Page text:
Lush, beautiful coffee table books aren't only for adults. A number of stunning new volumes will please the younger members of the family and make welcome gifts this holiday season.
HarperCollins Treasury of Picture Book Classics: A Child's First Collection covers a lot of territory and will make the perfect gift for a new baby or a child who is just entering the world of books. Most adult readers will sigh and smile as they turn the pages and renew old friendships. The magical first words of Goodnight Moon, published in 1947, still sound fresh and spare and alive: "In the great green room/There was a telephone/And a red balloon/And a picture of/The cow jumping over the moon." Like Brown's classic, each book in this volume has stood the test of time, from the funny peddler and his monkeys in Caps for Sale to Harold and his magical crayon. There are a few lesser-known characters here, but that's all the more reason to love this treasury of 12 stories, all beautifully illustrated and presented in one big (and heavy!) volume. The perfect way to start a library.
Yann Arthus-Bertand and Robert Burleigh have created the breathtaking Earth From Above for Young Readers. Arthus-Bertand is the well-known aerial photographer and author of numerous adult books, including last year's Earth From Above 365 Days. Though readable and interesting text accompanies these double-page spreads, the photos are the elements that will truly captivate young readers. Each photo demands close inspection: Is that a human dancing on a block of ice? (Nope it's an exuberant penguin.) Are those really ghostly camels? (Or shadows?) Each continent is represented in these brilliant pictures, which reflect the awesome diversity of life on earth.
The Making of America is a history book for elementary readers and a fine reference book for every family. From the first chapter, the author, Robert D. Johnston, Ph.D., does not mince words about Columbus' role in American history. "It was Christopher Columbus who set in motion the most dramatic and devastating assaults on Native American life and culture," he says. This straightforward telling of the story of our country's birth and development is just one of the reasons this beautifully designed and illustrated book should find a spot in the library of every family and school. The chapters are sensibly short, and each page has informative paintings, pictures, photographs or maps to draw the reader into the story and allow browsing by the casual reader. Biographical profiles and questions for debate punctuate each of the eight chapters, giving a framework for the interpretation of history. Even the last chapter, which brings us to events that are shaping our history right now, asks the difficult question, "How Should America Combat the War on Terrorism at Home?" Web sites, a state-by-state visitors' guide to historic places and scrupulous source notes complete this reference book .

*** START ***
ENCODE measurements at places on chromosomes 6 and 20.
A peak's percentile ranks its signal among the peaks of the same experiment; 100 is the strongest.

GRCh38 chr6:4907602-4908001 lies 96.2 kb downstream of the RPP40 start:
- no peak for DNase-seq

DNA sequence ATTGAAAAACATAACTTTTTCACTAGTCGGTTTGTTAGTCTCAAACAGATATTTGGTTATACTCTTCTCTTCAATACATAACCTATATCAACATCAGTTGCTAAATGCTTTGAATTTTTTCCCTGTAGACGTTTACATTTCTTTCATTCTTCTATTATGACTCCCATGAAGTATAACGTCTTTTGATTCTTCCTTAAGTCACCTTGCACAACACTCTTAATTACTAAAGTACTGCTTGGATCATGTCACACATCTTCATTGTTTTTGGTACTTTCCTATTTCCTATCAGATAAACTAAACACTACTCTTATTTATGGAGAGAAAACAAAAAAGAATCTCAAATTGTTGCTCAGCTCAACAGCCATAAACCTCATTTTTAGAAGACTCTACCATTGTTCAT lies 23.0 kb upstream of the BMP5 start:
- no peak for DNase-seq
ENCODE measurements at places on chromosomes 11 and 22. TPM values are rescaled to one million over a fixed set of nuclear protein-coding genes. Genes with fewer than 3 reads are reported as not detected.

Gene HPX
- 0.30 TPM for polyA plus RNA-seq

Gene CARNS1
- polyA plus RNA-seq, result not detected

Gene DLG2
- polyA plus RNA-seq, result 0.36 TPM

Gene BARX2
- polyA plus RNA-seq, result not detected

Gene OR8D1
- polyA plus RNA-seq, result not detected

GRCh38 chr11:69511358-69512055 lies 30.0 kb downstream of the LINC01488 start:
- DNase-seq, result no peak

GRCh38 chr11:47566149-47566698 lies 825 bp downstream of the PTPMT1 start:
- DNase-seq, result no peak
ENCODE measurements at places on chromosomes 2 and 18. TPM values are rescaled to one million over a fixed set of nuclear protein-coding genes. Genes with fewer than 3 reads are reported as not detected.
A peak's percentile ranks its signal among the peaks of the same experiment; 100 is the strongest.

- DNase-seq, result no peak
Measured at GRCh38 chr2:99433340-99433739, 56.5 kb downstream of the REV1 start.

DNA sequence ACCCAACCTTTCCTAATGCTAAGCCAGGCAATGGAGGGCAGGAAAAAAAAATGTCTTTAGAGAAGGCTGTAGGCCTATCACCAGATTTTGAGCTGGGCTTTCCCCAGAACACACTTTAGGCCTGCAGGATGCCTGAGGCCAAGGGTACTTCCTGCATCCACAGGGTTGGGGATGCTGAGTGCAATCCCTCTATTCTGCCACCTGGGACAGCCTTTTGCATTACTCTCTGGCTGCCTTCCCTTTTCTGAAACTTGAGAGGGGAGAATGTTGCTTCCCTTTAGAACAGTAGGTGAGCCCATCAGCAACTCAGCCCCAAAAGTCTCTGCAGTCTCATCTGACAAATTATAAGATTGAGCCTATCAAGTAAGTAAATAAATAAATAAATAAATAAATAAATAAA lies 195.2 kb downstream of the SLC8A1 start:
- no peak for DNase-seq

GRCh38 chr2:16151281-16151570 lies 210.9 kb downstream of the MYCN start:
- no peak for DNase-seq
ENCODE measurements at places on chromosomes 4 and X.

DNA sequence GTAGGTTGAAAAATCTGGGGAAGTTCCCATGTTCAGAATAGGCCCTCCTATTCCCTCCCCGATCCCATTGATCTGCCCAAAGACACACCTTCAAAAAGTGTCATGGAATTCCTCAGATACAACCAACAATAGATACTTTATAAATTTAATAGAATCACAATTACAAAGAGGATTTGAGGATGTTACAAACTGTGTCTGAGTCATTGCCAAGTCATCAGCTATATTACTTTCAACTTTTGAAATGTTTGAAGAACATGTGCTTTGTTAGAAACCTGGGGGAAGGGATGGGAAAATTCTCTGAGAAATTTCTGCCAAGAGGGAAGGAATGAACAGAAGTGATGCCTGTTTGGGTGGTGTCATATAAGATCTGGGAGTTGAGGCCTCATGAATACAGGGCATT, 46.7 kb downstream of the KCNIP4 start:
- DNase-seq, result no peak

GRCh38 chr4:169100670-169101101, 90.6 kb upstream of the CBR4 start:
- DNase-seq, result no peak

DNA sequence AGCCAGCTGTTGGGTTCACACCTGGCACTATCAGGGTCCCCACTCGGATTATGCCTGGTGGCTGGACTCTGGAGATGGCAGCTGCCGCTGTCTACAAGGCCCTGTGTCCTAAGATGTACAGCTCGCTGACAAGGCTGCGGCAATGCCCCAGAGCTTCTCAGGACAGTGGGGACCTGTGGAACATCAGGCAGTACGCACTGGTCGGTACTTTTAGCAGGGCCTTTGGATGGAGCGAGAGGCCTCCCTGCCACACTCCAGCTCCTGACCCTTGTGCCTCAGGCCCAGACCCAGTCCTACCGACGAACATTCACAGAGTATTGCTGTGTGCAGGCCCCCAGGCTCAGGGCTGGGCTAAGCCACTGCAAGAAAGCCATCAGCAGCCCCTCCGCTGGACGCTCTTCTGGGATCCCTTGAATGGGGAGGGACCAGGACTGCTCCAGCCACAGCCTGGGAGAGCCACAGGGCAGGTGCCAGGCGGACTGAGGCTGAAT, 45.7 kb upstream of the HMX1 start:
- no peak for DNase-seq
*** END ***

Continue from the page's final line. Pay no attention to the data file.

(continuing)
The World Almanac for Kids 2003, edited by Kevin Seabrooke, is just the sort of book my children loved and dragged out during games of Trivial Pursuit. What child can resist looking up his birthday in an almanac to find out who shares it? The colorful, busy pages will attract and keep the attention of the most dedicated multi-tasker in your house. Even the table of contents, with subtitles like "Largest, Smallest, Fastest" and "20 Popular Kids Videos of 2001," will draw in fact-finders. While there is certainly enough information in these pages to help with almost any school assignment, most kids will stick this under their pillow to sneak a forbidden peek late in the evening. In the morning, your little scientist will be able to tell you all about puffer fish and their toxins and the number of Chihuahuas registered with the American Kennel Club. All this might come in handy if your well-informed child ever gets to show his stuff on Jeopardy. And if you keep supplying him or her with good books, it could happen.